Celebration of National Migration Week Prayer Service, Thursday, January 10, 6:30 p.m., Cathedral of the Assumption

Walk for Life, Friday, January 18, 4:30 p.m., Cathedral of the Assumption

Pro-Life Mass, Sunday, January 20, 3:00 p.m., Saint Martin of Tours Parish, Louisville

Celebration in Honor of Dr. Martin Luther King, Jr., Monday, January 21, 10:00 a.m., Cathedral of the Assumption

Catholics at the Capitol (a session with Kentucky legislators to discuss issues of concern to the Church), Monday, January 28, 7:00 p.m., Holy Family Church (Saffin Center)

Conversations with Archbishop Kurtz
For the January episode of Conversations with Archbishop Kurtz , Chancellor Dr. Brian Reynolds and Archbishop Kurtz discuss the top ten good news stories of 2018 (see segment above) and what Catholics believe about stewardship. Archbishop also welcomes guest Mother Paul Magyar, LSP, to talk about the ministry of the Little Sisters of the Poor and the 150 th  anniversary of the order’s presence in the United States and in the Archdiocese of Louisville.

Conversations  airs on the Faith Channel (Spectrum channels 19 and digital channel 279) on Tues. at 7 p.m., Wed. at 10 a.m., Fri. at 7 p.m., and Sat. at 4 p.m. It is on radio stations WLCR 1040 AM, Breadbox Media, and WLHN 95.3 FM in Meade County. You may download  Conversations  for no charge through iTunes.  Conversations  also is available on Bardstown Cable Channel 19 (BRTV) at 7 p.m. on the first two Monday nights of the month and on Bardstown’s PLG TV on Tuesday afternoons at 4 p.m. and Saturdays and Sundays at 11:30 a.m. and 4:30 p.m.  Conversations is online  here .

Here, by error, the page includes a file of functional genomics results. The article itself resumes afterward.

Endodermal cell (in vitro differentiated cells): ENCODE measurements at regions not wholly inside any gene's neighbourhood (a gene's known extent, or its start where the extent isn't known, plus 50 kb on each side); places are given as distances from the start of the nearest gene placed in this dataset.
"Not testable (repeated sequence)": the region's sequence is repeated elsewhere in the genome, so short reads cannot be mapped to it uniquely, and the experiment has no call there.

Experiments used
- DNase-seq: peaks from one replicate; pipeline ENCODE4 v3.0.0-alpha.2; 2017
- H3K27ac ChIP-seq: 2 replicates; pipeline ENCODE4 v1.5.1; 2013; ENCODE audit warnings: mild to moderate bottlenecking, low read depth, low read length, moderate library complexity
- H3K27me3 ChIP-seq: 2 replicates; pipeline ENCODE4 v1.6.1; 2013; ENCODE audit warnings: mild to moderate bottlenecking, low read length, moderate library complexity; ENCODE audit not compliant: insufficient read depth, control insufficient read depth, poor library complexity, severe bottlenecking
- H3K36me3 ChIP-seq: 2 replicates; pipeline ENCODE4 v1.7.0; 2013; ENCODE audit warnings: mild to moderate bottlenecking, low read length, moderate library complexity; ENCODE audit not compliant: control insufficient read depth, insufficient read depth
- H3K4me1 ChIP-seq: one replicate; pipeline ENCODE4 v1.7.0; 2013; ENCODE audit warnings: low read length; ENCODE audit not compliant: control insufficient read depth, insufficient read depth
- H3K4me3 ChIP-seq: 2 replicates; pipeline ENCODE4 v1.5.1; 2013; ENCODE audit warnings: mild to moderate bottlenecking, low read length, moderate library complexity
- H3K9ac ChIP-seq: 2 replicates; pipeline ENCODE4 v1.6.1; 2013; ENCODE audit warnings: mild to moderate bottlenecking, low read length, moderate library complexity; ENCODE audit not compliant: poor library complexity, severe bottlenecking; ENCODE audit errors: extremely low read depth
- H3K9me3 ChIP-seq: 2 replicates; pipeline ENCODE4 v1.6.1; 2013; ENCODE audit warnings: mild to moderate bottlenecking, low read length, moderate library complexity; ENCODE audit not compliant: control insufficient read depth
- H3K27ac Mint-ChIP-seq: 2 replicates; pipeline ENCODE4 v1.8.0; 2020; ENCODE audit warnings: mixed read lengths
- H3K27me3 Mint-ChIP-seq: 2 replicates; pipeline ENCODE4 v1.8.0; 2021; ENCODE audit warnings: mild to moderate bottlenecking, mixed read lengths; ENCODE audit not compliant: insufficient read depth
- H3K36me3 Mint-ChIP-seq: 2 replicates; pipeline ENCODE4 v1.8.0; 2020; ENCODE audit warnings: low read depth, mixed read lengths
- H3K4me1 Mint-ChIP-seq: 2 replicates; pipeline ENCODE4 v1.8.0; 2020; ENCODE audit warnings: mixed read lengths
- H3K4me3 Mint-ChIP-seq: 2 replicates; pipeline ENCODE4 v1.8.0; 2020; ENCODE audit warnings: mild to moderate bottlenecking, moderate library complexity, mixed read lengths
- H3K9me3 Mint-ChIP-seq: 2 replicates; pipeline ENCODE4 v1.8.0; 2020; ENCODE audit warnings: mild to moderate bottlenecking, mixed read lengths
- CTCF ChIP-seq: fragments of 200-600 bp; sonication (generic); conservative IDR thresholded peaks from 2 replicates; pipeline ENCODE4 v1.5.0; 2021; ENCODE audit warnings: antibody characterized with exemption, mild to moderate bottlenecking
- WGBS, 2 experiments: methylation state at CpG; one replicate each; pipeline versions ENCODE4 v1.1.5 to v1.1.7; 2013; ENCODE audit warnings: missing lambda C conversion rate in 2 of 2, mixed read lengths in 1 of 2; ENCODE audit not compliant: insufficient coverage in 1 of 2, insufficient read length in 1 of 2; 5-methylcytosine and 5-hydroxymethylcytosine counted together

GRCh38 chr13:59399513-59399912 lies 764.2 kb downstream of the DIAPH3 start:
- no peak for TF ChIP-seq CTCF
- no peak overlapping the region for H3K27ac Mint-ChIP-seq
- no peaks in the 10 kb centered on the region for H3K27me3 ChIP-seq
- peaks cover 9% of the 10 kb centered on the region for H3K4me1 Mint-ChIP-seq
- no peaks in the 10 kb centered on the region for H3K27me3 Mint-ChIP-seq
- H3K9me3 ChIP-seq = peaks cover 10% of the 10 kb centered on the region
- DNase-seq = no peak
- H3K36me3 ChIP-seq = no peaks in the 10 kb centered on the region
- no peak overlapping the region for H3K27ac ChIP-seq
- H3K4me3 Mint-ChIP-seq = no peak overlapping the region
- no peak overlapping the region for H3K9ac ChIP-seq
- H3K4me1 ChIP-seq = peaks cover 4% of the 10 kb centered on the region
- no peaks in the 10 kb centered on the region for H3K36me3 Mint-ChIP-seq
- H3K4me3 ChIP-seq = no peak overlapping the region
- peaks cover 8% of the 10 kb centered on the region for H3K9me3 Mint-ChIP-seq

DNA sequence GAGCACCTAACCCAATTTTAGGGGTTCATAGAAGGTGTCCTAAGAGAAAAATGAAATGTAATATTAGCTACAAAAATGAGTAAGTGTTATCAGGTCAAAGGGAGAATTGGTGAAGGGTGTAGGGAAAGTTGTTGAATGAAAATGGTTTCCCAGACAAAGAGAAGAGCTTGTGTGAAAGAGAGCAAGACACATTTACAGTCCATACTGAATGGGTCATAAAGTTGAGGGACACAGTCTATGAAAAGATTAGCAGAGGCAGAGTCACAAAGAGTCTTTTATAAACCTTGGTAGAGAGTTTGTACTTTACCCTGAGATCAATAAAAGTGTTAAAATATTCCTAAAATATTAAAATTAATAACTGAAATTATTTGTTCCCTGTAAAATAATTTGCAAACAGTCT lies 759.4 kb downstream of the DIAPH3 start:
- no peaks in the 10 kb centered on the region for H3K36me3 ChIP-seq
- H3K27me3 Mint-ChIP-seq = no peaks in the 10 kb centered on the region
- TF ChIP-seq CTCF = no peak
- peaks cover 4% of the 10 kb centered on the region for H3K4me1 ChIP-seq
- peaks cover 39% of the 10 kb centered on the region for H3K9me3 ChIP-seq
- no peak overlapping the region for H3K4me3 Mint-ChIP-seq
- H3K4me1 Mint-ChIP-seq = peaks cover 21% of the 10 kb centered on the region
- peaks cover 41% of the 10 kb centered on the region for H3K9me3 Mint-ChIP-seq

Sexual Abuse
In one of Archbishop Kurtz’s “Leadership Briefing” e-newsletters, read a wonderful account of how the Church has contributed to the healing of a victim of sexual abuse by a priest. See here.
The Catholic Connection is provided by: